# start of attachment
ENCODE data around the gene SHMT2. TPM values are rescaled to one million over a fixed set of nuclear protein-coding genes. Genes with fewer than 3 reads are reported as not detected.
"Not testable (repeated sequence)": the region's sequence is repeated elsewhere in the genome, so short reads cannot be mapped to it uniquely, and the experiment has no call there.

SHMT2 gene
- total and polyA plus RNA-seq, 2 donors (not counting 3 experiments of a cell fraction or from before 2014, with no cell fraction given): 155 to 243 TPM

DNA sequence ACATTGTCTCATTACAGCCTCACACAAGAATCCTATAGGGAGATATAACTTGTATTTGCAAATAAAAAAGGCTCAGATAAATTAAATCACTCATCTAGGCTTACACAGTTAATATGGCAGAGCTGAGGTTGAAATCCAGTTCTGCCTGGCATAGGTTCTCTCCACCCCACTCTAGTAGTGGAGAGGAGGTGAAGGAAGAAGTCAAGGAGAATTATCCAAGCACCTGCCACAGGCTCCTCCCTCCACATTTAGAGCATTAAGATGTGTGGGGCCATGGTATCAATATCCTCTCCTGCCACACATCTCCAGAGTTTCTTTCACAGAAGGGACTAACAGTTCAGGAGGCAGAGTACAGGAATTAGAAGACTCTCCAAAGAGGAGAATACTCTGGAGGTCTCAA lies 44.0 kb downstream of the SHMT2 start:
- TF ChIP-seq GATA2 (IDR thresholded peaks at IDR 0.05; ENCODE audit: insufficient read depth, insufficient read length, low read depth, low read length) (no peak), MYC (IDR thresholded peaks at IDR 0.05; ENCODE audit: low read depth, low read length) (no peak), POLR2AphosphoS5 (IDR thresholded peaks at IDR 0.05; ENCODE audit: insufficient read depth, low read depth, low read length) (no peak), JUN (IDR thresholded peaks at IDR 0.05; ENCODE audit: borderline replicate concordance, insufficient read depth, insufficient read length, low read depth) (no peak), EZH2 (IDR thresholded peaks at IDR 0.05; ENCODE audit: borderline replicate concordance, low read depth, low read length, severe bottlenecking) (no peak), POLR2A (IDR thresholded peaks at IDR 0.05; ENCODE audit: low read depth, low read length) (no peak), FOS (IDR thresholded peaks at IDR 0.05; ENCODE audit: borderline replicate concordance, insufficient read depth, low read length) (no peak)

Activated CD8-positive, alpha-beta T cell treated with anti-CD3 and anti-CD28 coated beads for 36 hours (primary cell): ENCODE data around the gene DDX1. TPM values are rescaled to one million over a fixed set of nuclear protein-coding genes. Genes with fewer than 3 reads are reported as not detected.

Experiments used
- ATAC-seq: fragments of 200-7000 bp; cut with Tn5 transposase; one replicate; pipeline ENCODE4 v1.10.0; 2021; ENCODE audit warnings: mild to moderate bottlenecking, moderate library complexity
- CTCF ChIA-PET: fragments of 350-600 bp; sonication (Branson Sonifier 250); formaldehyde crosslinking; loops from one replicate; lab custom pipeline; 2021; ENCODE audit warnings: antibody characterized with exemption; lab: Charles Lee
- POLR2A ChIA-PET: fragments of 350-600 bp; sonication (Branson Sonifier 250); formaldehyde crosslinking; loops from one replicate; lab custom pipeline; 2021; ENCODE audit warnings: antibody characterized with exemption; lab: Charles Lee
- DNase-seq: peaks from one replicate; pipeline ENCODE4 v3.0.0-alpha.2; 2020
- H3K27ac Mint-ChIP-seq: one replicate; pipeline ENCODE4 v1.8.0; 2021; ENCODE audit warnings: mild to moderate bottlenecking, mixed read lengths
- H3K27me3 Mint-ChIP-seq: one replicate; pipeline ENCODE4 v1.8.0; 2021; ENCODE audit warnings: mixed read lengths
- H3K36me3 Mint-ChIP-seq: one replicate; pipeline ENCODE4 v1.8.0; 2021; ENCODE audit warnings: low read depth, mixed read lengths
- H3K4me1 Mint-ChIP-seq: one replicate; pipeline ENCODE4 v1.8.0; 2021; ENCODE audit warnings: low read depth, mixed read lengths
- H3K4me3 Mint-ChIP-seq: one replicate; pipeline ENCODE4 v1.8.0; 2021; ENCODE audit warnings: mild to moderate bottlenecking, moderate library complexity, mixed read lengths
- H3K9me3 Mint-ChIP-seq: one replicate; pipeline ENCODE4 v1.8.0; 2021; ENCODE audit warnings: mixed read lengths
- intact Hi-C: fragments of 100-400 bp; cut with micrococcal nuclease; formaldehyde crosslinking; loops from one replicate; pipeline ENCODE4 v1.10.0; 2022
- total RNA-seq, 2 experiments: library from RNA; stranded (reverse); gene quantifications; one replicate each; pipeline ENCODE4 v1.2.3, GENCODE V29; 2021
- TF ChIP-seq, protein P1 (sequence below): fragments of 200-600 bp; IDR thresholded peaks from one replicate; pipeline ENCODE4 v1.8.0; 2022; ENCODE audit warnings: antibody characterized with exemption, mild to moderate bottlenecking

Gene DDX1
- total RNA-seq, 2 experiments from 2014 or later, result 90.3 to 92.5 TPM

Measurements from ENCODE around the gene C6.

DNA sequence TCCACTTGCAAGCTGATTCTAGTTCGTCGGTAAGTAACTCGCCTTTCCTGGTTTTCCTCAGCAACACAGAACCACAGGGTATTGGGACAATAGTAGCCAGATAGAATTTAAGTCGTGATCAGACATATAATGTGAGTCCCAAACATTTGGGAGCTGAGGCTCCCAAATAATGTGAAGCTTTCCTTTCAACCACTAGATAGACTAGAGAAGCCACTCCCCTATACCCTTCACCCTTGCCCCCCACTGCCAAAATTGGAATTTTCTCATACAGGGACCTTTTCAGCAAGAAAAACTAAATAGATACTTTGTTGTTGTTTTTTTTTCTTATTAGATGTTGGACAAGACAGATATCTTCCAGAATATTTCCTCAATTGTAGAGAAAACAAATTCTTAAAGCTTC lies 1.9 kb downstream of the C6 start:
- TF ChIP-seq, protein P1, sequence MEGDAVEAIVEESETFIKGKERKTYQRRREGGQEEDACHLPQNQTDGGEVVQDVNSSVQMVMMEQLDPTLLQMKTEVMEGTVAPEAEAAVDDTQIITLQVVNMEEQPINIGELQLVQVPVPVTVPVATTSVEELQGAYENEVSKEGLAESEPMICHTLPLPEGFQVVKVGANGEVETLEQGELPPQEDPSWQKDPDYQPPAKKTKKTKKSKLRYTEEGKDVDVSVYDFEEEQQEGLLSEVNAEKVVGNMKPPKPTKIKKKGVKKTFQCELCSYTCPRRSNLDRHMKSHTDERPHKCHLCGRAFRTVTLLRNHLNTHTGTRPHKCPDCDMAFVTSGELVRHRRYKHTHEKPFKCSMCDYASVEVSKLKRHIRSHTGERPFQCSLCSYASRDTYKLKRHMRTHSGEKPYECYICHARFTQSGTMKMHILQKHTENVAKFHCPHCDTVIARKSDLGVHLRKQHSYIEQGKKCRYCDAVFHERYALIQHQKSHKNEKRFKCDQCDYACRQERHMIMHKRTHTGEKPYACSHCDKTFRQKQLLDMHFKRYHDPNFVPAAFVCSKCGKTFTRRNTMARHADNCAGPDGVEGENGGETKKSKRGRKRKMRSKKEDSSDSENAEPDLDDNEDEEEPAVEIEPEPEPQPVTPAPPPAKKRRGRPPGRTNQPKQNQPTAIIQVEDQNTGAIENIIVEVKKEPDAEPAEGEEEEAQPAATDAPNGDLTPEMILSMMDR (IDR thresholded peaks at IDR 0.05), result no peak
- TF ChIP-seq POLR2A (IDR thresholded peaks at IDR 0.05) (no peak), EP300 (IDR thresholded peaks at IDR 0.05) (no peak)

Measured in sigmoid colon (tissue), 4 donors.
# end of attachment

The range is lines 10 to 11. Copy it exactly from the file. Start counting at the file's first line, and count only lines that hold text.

- CTCF ChIA-PET: fragments of 350-600 bp; sonication (Branson Sonifier 250); formaldehyde crosslinking; loops from one replicate; lab custom pipeline; 2021; ENCODE audit warnings: antibody characterized with exemption; lab: Charles Lee
- POLR2A ChIA-PET: fragments of 350-600 bp; sonication (Branson Sonifier 250); formaldehyde crosslinking; loops from one replicate; lab custom pipeline; 2021; ENCODE audit warnings: antibody characterized with exemption; lab: Charles Lee